More Glory Days for Chalk River?

For reasons that don’t matter now I was prompted to think about what will happen to the Chalk River Laboratories (CRL) while on a cruise ship passing Devil’s Island.  Unlike that place I have fond memories of CRL.

When I arrived in 1968 CRL was still in its Glory Days.  Many excellent scientific programs continued notably at the NRU reactor and much engineering R&D was done in support of the newly hatched CANDU reactor concept. CRL scientists and engineers were very active in the governance of Canada’s learned societies and were prominent at national and international conferences. CRL was recognized as an incubator of highly qualified personnel and many left to become university faculty.

At that time W.B. Lewis, the father of the CANDU reactor, was promoting the ING project at CRL. ING was to be a giant accelerator producing the large neutron flux necessary to make fissile fuel to top up the thermal breeder capabilities of CANDU. The idea was that ING supporting a fleet of CANDU’s would eliminate the possibility that running out of the then known uranium resources would thwart the great expansion of nuclear power envisaged by Lewis and many others. ING was cancelled by Pierre Trudeau when he came to power that same year. It is arguable whether ING could ever have been made to work but in retrospect the cancellation of ING took away the last future vision for CRL.

When I left in 1996 the decline of CRL was reaching its climax in a process of decay that had started in the mid 1960’s. The steady erosion over the foregoing years culminated in the cancellation or transfer of the best scientific programs under the government program review process of that era.  A dismal succession of weak and ineffectual leaders tried to preserve the labs through dubious commercialization  schemes and strived to eliminate “curiosity oriented research” because they thought it was what the government wanted them to do. The problem was that most of the management simply didn’t understand how the Ottawa bureaucracy worked and those who did understand didn’t stick around enough to make a difference.

Of course the CRL site cannot be closed.  We’ve made such a mess we couldn’t possibly leave it in its current state.   Decommissioning and cleanup activities will go on decades if not centuries and it remains the main site for Canada’s medical and industrial radioactive wastes.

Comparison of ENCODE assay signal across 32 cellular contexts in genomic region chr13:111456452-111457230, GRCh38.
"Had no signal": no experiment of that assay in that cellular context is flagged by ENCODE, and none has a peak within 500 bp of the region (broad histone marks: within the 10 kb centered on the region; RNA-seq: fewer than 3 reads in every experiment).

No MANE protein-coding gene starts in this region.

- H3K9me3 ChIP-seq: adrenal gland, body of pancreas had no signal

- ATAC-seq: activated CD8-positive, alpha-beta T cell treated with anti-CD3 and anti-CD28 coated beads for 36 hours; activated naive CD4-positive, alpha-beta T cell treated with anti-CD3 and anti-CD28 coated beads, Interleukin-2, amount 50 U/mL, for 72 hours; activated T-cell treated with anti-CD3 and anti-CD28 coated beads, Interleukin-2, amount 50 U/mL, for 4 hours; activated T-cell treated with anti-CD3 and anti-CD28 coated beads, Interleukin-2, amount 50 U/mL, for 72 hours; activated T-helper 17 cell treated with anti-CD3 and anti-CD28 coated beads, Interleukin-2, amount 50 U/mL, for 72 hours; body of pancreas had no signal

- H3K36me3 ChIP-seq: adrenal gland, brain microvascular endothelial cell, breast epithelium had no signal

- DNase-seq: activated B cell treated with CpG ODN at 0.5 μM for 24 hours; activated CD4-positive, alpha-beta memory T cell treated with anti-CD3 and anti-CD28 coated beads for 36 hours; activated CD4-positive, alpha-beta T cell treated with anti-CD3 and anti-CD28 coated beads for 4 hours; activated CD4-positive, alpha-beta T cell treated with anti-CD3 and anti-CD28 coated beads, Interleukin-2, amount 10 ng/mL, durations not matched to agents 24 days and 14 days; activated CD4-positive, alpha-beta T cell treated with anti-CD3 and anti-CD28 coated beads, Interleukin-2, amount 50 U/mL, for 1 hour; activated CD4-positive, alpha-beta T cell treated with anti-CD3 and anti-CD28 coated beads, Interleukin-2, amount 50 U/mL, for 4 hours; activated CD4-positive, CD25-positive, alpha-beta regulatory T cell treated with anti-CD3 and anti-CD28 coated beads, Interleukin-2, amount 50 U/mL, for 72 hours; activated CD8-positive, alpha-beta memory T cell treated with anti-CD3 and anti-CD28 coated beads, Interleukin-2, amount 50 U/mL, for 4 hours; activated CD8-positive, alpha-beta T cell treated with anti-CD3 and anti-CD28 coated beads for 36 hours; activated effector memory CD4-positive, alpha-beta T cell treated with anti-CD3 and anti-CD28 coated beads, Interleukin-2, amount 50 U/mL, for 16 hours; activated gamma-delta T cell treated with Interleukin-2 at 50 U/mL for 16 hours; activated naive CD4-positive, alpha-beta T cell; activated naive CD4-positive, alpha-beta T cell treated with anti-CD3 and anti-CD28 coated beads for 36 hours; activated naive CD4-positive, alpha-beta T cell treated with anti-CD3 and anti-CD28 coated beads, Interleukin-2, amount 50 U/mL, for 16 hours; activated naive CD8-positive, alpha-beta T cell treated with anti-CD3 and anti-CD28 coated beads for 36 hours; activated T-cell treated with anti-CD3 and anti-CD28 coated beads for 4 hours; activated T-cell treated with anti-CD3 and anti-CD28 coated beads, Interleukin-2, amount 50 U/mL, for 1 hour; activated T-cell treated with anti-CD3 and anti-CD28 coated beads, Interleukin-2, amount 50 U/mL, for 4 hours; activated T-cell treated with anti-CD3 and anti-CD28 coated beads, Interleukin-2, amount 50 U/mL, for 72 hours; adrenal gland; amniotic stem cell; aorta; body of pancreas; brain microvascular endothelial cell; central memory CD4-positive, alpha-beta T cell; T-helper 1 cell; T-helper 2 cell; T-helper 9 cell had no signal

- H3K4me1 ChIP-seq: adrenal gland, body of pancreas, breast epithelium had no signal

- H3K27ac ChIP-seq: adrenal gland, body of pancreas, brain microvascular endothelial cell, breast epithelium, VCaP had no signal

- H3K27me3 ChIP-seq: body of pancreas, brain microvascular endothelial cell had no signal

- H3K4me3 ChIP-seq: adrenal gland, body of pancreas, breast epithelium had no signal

Everyone (except maybe the federal government) has concluded that the only thing that will restore CRL to its former glory is a new world class research reactor to replace NRU.  National laboratories in other countries have thrived on excellent new facilities. The SNS at Oak Ridge, the NIF at Lawrence Livermore, and the Jules Horowitz reactor at Cadarache are recent examples of facilities that have given new purpose to their host national laboratories.

To sell a new reactor it must have a meaningful and nationally important R&D program. The NRU reactor closure scheduled for 2016 will mark the end of isotope production and associated R&D.   Neutron scattering would attract scientists in that field but it’s a relatively small community.  With the Advanced CANDU Reactor thankfully now cancelled there isn’t likely to be much in the way of reactor development going on with the exception of perhaps some EC6 fuel tests and a bit of thorium research.

My own assessment is there is unlikely to be any further significant development of the CANDU concept and more sales of CANDU offshore are improbable. I can’t see any use for a new reactor to support the refurbishment projects now the heart of our nuclear industry. In the last decade or so an increasing nuclear research capability has been developed in Canadian universities and recent events in Saskatchewan for instance show that this trend will continue.  Therefore, if you need people doing R&D at computer screens you don’t need to do it at CRL.  It’s not clear to me what could be done at a new research reactor to justify the large expense in building it.

As for management, some have suggested that a private company could better manage CRL along the same lines as the US national labs. I don’t see that hiring a private company to manage it would contribute much since the strategic vision needs to come from within the government.

My solution would be to return CRL to the National Research Council of Canada (NRCC) fold from which it emerged in its earliest days. I admire NRCC management for skillfully keeping their organization viable and at times thriving for what must now be getting on for a century. They have proven expert at navigating through the shoals of government bureaucracy and they understand the value of R&D and even know how to sell curiosity oriented research to the government. Moving CRL to NRCC is not such a radical solution. The neutron scattering group at CRL has been run by NRCC since the 1990’s and NRCC has even been promoting the need for a new research reactor.

I do hope solutions can be found because there is nothing I’d like to see more than return of CRL to its Glory Days.

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